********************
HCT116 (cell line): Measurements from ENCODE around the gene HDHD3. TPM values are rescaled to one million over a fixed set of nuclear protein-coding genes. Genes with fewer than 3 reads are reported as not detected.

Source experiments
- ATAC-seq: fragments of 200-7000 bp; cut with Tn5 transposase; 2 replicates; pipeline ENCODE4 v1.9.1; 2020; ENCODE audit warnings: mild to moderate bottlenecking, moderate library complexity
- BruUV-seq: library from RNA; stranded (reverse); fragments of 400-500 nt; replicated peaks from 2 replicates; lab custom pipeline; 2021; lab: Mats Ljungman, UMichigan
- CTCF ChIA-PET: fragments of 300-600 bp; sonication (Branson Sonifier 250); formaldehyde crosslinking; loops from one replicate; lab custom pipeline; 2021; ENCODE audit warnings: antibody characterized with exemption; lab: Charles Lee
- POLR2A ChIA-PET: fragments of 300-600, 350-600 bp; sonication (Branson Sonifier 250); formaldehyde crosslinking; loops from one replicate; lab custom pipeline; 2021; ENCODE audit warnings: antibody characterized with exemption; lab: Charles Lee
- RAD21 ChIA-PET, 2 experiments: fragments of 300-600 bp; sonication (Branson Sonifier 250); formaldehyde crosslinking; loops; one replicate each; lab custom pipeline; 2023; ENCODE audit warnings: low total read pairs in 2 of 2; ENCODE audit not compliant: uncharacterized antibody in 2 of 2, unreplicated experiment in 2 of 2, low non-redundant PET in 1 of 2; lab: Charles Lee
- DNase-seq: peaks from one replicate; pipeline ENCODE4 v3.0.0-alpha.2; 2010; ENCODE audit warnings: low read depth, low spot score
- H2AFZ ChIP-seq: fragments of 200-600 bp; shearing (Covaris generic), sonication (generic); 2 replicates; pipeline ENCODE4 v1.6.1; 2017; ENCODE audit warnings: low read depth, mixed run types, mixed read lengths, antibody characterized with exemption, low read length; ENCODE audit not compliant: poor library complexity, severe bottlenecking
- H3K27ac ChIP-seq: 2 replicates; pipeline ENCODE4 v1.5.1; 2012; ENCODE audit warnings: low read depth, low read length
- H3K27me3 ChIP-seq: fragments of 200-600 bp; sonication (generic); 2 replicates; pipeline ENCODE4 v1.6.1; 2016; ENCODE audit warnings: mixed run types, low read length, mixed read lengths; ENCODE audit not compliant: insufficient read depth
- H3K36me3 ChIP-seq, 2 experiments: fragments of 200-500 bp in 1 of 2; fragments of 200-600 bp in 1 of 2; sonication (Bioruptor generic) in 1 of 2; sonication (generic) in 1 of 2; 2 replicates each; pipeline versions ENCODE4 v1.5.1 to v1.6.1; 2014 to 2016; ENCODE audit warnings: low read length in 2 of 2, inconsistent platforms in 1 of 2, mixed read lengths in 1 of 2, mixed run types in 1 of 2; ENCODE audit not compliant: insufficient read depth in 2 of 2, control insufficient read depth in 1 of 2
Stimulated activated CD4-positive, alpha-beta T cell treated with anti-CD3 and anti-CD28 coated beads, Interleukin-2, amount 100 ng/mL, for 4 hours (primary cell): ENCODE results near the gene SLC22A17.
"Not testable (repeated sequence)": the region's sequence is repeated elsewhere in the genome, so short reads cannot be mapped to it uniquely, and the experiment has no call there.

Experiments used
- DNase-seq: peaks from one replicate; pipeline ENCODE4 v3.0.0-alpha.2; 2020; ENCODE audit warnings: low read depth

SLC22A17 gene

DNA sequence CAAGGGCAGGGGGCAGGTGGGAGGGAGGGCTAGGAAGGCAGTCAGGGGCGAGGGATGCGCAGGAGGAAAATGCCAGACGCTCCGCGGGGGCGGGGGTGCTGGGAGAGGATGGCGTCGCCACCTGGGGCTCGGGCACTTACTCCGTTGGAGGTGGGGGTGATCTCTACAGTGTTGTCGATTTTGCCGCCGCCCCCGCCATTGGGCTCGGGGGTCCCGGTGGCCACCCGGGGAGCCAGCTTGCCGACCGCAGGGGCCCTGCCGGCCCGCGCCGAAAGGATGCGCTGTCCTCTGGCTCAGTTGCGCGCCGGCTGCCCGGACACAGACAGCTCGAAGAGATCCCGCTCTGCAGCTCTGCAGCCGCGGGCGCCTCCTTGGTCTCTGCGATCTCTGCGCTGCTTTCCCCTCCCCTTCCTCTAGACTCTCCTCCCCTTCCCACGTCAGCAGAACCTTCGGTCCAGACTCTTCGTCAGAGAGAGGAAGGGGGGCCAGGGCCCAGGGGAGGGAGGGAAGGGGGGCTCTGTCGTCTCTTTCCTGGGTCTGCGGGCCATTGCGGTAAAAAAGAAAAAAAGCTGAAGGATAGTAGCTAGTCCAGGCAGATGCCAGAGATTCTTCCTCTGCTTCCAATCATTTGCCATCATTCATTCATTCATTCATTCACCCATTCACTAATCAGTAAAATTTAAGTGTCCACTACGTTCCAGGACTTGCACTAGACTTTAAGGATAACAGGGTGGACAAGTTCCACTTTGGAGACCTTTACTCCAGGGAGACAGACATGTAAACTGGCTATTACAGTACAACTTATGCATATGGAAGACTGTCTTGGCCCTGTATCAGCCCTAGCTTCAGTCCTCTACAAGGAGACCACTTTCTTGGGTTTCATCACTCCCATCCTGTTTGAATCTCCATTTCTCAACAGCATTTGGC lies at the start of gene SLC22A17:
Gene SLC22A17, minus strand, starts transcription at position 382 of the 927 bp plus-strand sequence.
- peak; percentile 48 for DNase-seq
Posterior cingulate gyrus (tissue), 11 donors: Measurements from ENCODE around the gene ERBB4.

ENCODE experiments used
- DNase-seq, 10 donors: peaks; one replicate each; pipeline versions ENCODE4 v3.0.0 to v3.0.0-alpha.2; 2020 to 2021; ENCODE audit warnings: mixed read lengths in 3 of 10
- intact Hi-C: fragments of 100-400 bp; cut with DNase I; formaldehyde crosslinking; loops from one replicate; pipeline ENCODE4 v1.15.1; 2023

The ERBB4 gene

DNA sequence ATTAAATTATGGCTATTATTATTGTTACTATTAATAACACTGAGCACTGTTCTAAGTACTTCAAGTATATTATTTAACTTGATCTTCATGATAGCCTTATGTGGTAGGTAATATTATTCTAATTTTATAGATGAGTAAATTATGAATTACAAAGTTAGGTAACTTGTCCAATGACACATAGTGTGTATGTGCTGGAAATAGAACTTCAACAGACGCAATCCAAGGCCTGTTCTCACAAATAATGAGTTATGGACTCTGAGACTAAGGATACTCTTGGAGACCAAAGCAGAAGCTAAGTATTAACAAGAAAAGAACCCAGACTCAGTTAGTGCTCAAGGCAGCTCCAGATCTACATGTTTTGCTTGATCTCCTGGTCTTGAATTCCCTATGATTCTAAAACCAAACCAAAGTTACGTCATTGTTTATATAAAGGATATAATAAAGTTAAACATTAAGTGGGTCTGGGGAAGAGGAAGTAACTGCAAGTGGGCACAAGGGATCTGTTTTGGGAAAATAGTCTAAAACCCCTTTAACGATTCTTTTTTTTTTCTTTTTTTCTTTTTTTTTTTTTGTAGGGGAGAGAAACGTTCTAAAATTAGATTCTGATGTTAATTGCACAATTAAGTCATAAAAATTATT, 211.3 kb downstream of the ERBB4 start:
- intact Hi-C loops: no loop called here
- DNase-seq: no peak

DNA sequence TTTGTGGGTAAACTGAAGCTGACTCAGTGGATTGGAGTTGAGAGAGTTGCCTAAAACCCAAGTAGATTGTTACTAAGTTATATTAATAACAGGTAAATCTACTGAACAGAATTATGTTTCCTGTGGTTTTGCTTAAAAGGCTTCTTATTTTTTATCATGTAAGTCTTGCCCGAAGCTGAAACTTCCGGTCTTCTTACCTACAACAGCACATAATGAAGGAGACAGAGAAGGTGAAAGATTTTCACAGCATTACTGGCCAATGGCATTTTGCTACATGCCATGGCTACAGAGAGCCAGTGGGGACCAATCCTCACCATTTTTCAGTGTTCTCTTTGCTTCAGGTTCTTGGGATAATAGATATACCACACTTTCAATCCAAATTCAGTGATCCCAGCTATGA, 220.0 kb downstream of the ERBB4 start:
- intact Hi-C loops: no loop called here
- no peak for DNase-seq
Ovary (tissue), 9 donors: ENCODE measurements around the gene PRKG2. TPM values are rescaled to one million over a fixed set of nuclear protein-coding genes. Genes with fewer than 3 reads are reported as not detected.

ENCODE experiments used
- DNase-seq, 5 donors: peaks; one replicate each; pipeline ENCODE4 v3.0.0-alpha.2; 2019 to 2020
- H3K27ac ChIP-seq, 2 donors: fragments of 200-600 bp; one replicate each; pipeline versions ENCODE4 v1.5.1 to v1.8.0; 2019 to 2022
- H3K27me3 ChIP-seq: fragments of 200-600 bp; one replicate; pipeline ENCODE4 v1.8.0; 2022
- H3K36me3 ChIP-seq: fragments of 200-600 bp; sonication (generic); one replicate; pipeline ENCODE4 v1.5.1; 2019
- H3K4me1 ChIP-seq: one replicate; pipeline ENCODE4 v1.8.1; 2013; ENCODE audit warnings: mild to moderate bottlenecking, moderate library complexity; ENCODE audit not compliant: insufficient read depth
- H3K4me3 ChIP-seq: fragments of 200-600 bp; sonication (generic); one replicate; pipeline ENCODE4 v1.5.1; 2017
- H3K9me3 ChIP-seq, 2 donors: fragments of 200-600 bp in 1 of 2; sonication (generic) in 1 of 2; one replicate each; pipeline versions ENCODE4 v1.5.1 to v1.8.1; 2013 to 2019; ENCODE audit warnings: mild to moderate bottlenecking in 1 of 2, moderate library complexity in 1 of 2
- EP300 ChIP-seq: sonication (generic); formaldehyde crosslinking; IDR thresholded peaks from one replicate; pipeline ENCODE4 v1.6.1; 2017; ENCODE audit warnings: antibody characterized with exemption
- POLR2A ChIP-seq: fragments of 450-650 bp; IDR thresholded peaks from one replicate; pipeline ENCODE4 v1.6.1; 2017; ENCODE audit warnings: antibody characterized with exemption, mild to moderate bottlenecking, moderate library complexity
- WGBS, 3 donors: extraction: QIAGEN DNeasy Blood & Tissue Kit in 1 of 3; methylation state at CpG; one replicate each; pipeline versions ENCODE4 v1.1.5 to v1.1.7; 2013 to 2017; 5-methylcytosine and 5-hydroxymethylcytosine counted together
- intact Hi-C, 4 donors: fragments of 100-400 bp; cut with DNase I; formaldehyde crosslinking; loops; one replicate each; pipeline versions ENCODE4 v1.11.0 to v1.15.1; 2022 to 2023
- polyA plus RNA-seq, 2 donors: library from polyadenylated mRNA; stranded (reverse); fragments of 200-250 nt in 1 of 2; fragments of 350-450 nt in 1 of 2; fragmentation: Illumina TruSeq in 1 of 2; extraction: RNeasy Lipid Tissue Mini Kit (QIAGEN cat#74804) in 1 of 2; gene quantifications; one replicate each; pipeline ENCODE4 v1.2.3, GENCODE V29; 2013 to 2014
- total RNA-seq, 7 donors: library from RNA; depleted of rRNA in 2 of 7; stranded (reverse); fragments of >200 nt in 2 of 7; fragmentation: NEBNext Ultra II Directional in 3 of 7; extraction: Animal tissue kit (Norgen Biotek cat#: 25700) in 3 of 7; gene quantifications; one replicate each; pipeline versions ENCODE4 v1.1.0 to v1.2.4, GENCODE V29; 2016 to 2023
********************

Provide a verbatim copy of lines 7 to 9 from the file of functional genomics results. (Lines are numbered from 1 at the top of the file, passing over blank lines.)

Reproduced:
- RAD21 ChIA-PET, 2 experiments: fragments of 300-600 bp; sonication (Branson Sonifier 250); formaldehyde crosslinking; loops; one replicate each; lab custom pipeline; 2023; ENCODE audit warnings: low total read pairs in 2 of 2; ENCODE audit not compliant: uncharacterized antibody in 2 of 2, unreplicated experiment in 2 of 2, low non-redundant PET in 1 of 2; lab: Charles Lee
- DNase-seq: peaks from one replicate; pipeline ENCODE4 v3.0.0-alpha.2; 2010; ENCODE audit warnings: low read depth, low spot score
- H2AFZ ChIP-seq: fragments of 200-600 bp; shearing (Covaris generic), sonication (generic); 2 replicates; pipeline ENCODE4 v1.6.1; 2017; ENCODE audit warnings: low read depth, mixed run types, mixed read lengths, antibody characterized with exemption, low read length; ENCODE audit not compliant: poor library complexity, severe bottlenecking